Useful strategies for minimizing supply chain management issues

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The supply chain disruptions of 2021 have been well documented. There are daily reminders in our news pointing to the most recent product shortage or price increase. We thought it time for a ground-level view into the issue of construction material supply chain management and some strategies you can use to minimize the impact.

Why is this happening?

The reasons are numerous, but many issues have collided in what already was an extremely tight supply chain. COVID-19-related labor issues in production facilities, port congestion and shipping delays, and material sourcing all contribute.

Additionally, black swan events in the Suez Canal and Texas power degeneration have had surprisingly large ripple effects that are still being worked through. We have previously dealt with challenges in individual trades and material markets, and this cycle is presenting them across virtually every trade and material category. Now, what do we do about it?

Plan early, check often

I know, just “starting earlier” sounds easy but ensure your expectations are realistic. Even pre-pandemic securing of a commercial door could take six to 10 weeks. Many projects were cutting it close or using just-in-time (JIT) delivery strategies.

JIT has some merit, but when the commitments of your upstream suppliers and shippers become unreliable, the need to build slack into material sourcing and delivery becomes greater. Know your critical path and items that are near it (float) and pay closer attention.

Examine sourcing

For years, we have striven to buy American or buy local, but the reality is that components for projects, even construction projects, come from all over the world. Pay close attention to where all the pieces of your materials are produced. If you choose to select ceramic tile commonly sourced from Europe, your risk increases with the components of production, shipping, ports and customs.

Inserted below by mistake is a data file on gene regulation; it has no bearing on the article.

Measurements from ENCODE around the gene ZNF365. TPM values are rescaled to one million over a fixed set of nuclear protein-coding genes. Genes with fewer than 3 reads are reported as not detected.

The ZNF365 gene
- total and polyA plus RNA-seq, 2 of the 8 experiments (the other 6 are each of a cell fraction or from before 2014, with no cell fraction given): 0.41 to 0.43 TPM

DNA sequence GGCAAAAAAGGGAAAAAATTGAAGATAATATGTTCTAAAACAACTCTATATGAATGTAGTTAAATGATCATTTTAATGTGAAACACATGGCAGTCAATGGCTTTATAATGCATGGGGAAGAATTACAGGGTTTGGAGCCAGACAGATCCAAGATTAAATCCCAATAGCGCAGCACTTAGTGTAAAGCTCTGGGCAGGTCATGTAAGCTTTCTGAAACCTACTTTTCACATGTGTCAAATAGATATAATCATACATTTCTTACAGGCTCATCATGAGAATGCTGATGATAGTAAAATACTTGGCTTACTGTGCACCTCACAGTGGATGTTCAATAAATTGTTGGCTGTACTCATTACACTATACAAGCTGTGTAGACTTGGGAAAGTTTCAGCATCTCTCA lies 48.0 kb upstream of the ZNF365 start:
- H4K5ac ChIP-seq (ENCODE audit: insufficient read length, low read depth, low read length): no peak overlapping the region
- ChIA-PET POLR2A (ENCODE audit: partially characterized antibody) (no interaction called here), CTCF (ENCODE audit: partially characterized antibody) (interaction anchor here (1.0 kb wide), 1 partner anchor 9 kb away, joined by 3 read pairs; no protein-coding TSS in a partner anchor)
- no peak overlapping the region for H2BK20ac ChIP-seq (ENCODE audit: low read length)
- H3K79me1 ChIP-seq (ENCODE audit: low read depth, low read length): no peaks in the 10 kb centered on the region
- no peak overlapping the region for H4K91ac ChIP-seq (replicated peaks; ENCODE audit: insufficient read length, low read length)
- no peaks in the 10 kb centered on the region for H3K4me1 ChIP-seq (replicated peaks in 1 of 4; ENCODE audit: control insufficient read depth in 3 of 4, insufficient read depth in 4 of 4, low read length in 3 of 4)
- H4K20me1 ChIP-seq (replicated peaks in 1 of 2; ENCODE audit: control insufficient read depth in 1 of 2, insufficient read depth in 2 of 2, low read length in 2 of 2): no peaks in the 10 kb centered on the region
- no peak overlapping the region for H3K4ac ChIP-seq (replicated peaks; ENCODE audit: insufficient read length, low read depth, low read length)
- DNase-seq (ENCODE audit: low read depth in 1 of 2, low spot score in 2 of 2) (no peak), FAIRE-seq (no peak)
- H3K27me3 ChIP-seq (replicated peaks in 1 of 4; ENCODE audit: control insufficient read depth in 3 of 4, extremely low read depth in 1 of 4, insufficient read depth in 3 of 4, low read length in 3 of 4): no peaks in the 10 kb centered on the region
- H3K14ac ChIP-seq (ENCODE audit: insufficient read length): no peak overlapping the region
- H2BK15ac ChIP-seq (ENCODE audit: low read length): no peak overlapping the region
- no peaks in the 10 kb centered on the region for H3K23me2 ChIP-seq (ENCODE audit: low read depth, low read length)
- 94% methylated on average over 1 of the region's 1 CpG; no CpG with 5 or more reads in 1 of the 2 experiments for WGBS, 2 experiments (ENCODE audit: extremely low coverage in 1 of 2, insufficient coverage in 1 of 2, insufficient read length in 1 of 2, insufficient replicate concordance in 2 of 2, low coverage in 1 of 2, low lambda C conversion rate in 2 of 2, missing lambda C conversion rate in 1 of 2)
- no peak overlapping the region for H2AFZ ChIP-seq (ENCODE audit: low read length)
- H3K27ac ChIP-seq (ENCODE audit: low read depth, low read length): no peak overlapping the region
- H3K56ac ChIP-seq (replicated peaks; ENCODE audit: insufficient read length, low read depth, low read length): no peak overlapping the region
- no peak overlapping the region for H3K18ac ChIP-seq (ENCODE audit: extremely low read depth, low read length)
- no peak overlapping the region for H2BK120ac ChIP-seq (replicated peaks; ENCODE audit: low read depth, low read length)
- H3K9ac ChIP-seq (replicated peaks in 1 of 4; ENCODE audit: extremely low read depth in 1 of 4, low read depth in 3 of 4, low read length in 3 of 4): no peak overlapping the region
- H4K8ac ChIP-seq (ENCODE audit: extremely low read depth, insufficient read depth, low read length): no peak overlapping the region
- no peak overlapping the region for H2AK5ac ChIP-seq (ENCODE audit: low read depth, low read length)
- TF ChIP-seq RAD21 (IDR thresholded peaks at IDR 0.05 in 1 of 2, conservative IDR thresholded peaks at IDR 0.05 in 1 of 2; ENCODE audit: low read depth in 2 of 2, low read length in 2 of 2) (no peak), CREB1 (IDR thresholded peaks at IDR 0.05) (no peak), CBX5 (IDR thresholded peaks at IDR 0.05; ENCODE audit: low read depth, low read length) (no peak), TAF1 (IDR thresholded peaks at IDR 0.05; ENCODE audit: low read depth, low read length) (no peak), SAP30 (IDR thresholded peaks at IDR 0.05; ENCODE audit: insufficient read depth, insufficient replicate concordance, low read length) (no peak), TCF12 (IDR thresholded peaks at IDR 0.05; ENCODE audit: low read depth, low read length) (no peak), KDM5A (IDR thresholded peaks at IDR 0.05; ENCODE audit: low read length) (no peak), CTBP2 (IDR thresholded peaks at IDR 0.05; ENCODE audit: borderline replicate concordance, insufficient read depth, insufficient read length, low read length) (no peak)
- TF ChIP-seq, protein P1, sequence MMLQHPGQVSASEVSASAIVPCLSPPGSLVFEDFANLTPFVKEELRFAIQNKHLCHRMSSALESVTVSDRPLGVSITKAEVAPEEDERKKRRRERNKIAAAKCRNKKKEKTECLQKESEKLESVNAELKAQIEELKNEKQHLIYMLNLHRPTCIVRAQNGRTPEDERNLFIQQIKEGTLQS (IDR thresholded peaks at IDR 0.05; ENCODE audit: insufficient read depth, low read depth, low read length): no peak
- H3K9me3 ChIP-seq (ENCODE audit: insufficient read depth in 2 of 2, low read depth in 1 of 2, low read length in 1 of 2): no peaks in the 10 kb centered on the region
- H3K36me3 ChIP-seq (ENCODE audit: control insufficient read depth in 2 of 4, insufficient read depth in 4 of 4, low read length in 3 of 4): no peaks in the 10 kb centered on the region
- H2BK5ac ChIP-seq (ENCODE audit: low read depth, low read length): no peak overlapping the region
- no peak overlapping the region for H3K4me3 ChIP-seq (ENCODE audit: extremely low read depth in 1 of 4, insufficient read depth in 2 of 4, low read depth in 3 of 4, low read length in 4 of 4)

A similar product produced in North American may be available in six weeks versus the Italian tile now taking six months to secure.

Customary overseas selection of mechanical, electrical or other complex equipment typically relies on both foreign and domestic components. Stay in close contact with your suppliers and determine if there is an equivalent and more available product.

Always have a Plan B

When learning to drive a car, I was taught to always look for a “way out” — have a Plan B if the lane you are traveling closes in front of you. While generally not the preferred solution, these alternatives get your project open while you get back on track.

Construction Plan Bs commonly involve temporary — temporary doors, generators, driveways or some other workaround. While 100% completion is always the primary goal, temporary measures can sometimes safely allow occupants to move into buildings when the alternative is a late turnover.

When does it end?

Most suppliers have indicated things get worse before they get better. The market is active with shelved and new projects emerging, and a large supply of capital dollars flowing into facility upgrades. We anticipate continued challenges through 2021. Plan early, stay close to your suppliers and keep backup plans updated; we will keep building together.

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